May 18th, 2022


An ominous how-to for a terrorist attack in America

Marc A. Thiessen

By Marc A. Thiessen The Washington Post

Published August 21, 2017

 An ominous how-to for a terrorist attack in America

The terrorist attack in Barcelona follows a pattern that has left more than 100 people dead and hundreds more injured in Nice, Berlin, London, Stockholm and Ohio State University - a terrorist takes a van or truck and plows through innocent pedestrians on a crowded thoroughfare, turning the vehicle into "a mowing machine, not to mow grass but mow down the enemies of Allah."

Those words come from an article called "The Ultimate Mowing Machine" in the 2010 edition of the glossy online al-Qaida magazine Inspire, which provided detailed instructions for how to carry out vehicular attacks, urging would-be terrorists to "pick up as much speed as you can while still retaining good control . . . to strike as many people as possible in your first run."

A Tunisian terrorist followed these instructions when he drove a tractor trailer into a Christmas market in Berlin in December; as did the British terrorists who mowed down pedestrians on Westminster Bridge in London in March and London Bridge in June; as did an Uzbek terrorist who drove a truck into pedestrians and shoppers in Stockholm in April. And now we have seen this technique used by terrorists in Barcelona, killing at least 13 people and injuring more than 100. And it is not just Islamist terrorists who are inspired by these tactics. Last weekend, an allegedly neo-Nazi domestic terrorist, James Alex Fields Jr., used a car to mow down a crowd in Charlottesville.

This history is worth remembering, because just this month al-Qaida came out with a new edition of Inspire, this time with detailed instructions for how to carry out "Train Derail Operations." The magazine includes an article by Hamza bin Laden - the son of Osama bin Laden and an emerging al-Qaeda leader - who addresses "the valiant heroes of Islam in America" and offers "advice for anyone who intends to carry out a martyrdom operation."

Inspire urges its readers to target trains in the United States as the best means of terrorizing Americans and disrupting our economy.

An article by the self-described "Lone Jihad Guidance Team" quotes testimony from the Government Accountability Office before the Senate Committee on Commerce, Science and Transportation, in which the agency explains that our rail infrastructure "extends through every major city as well as thousands of small communities" and "creates an infinite number of targets for terrorists."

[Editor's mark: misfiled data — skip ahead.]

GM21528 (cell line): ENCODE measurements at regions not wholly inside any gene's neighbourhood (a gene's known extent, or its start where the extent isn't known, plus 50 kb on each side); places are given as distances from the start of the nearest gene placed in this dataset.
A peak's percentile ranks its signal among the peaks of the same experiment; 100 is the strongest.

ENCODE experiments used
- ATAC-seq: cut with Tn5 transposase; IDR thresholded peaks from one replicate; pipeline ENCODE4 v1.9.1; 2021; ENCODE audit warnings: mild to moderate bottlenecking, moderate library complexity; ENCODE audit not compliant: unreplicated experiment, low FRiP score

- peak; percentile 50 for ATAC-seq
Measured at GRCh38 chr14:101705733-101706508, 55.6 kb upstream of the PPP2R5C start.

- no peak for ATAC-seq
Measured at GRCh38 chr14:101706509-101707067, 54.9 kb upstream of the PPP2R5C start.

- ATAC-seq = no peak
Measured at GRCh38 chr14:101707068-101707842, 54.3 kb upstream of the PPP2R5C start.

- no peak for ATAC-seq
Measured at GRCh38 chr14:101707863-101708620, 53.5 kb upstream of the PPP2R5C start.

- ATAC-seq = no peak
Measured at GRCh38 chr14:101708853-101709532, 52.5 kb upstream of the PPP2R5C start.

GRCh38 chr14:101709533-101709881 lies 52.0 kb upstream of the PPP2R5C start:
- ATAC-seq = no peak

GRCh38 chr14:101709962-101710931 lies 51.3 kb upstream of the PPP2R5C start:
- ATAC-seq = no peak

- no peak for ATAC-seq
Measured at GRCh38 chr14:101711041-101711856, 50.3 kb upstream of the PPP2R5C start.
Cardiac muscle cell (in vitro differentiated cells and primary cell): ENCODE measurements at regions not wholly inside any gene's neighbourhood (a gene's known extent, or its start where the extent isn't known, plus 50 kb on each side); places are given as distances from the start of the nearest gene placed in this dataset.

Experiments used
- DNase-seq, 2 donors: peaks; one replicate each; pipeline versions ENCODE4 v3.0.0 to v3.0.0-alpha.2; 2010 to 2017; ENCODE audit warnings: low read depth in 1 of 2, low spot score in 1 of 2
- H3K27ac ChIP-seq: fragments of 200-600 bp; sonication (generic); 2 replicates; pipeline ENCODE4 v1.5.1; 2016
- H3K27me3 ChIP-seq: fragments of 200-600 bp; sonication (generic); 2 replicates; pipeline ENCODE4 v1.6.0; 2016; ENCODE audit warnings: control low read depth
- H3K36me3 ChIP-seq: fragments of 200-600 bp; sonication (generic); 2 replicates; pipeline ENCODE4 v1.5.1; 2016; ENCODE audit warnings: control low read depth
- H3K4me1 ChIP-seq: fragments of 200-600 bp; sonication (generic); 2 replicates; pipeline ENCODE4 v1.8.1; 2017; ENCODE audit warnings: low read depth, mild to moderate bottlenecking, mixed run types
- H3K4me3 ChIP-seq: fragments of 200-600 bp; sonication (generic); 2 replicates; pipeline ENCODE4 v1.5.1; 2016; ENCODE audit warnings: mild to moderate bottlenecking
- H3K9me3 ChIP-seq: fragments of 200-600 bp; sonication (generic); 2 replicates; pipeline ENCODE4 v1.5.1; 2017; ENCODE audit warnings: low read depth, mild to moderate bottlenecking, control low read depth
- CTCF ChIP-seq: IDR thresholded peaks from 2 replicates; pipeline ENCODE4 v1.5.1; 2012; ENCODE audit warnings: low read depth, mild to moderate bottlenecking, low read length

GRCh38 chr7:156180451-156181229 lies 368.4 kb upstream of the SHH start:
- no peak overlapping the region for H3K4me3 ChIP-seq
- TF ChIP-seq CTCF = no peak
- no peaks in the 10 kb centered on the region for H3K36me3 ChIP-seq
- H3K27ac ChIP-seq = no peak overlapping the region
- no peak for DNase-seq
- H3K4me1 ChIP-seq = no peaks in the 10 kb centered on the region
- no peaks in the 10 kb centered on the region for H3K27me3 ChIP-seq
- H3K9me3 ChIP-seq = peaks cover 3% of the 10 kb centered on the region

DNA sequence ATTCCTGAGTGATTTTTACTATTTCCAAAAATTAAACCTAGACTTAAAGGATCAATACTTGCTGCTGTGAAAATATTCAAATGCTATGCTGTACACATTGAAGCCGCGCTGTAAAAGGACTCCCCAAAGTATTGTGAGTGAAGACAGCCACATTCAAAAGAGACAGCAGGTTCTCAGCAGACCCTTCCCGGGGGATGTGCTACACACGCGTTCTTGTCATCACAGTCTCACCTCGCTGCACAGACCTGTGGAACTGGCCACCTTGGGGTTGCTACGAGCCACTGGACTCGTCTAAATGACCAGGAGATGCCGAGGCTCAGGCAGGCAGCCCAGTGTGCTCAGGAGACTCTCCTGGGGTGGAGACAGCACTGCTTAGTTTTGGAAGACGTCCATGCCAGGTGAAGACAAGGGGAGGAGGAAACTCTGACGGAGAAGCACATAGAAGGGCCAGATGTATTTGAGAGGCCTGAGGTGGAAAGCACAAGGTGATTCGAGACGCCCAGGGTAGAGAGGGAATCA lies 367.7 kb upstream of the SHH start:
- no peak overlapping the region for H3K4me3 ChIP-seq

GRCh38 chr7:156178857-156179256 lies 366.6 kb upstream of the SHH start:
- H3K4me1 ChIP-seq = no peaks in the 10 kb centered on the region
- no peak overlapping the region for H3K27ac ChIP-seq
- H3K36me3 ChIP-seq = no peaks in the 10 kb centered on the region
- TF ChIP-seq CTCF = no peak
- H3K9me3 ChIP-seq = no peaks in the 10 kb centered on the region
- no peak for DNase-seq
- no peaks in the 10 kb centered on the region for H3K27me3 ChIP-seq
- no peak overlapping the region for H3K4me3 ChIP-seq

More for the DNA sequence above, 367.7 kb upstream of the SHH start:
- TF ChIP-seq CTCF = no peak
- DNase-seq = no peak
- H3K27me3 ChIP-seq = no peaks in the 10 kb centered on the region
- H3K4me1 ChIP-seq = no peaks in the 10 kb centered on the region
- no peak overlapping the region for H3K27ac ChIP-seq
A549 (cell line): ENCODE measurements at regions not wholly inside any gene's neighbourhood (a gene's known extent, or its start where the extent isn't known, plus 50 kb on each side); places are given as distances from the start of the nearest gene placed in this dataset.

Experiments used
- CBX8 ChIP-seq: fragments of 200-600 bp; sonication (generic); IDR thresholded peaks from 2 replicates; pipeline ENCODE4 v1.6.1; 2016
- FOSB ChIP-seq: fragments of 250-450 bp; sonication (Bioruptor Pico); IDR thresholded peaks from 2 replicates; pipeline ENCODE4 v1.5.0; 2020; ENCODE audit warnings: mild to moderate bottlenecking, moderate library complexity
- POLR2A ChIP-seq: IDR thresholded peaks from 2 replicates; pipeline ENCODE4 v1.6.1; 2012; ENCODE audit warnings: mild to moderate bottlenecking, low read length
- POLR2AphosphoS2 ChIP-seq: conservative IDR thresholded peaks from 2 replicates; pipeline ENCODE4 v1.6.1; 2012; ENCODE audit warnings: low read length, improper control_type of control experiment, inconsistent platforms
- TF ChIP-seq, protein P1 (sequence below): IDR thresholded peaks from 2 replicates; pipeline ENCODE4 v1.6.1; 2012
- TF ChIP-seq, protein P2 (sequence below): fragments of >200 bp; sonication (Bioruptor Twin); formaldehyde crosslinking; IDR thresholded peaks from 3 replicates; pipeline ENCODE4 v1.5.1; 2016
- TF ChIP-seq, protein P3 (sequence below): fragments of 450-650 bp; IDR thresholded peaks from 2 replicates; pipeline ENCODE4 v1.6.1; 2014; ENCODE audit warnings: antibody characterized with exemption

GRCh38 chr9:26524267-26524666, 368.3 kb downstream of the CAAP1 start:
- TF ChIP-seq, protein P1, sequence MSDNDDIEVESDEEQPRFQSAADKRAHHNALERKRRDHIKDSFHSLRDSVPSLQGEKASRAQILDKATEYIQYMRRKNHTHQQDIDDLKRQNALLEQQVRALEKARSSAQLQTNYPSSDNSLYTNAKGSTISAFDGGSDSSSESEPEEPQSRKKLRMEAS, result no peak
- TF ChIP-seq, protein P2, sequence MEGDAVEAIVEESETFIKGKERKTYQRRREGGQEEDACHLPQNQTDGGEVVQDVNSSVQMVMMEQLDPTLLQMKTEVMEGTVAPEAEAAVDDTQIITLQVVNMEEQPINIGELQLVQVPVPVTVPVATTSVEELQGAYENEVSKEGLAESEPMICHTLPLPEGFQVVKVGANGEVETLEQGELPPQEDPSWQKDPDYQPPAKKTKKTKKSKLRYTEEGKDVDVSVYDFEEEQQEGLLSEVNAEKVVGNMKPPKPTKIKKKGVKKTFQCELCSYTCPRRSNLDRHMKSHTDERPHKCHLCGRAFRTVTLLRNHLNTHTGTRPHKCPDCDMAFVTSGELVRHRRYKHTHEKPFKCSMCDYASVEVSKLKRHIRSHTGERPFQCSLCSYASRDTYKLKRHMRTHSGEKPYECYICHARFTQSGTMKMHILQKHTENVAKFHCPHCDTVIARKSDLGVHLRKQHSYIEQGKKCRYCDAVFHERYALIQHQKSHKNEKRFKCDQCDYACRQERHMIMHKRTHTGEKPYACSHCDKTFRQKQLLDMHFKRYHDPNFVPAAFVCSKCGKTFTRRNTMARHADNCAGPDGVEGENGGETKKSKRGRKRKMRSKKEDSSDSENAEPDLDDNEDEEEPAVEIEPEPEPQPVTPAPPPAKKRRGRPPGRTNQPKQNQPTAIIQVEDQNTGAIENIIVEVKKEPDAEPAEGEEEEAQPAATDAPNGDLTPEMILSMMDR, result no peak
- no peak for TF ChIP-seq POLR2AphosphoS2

Al-Qaida notes that "it is a daunting and almost impossible task to protect the long railroad length, and yet one of the easiest to target."

The magazine then provides an 18-page, step-by-step illustrated guide to building a train derailment tool. It includes a list of "passenger train routes in America," and it urges terrorists to target high-speed trains because "a train at a very high speed is hard to control or manage using brakes."

It specifically cites "America's high-speed train 'Acela,' " Amtrak's express service along the Northeast corridor, because it "requires a whole mile so that it can come to a halt."

It urges terrorists to place the derailment tool "on a bend and specifically a sharp corner" or "when the train reaches residential or large populated areas" to force a "collision with man-made structures, such as buildings, bridges or tunnels" or make the train "fall from a very high place."

The advantages of train derailment weapons, al-Qaida says, is that they are "easy to design" and "easy to hide your tracks from forensics after the operation."

The terrorists note that "because the operation is not a martyrdom op.. . . it can be repeated" and will cause "great impact on the economy," while "security agencies will be puzzled and confused to finding a solution for this problem."

We have seen how these guides to "open source Jihad" have led to attacks in the past, so we need to take these new threats seriously. Terrorist networks use online tools such as Inspire and encrypted messaging apps to recruit and vet terrorist operatives, indoctrinate and train them, and then direct them to carry out "remote-controlled" attacks across the world.

They no longer need to bring recruits to run through obstacle courses in terrorist sanctuaries; the dark Web is now their training camp.

The new issue of Inspire includes a map of the United States and the words emblazoned across it: "Ideas do not need visas." They are right. While we are all mourning the victims of Barcelona, the terrorists are already preparing for their next wave of attacks. It is only a matter of time before they bring the violence we are seeing in Spain to our shores. Something for policymakers in Washington to think about while they travel along the Acela corridor.

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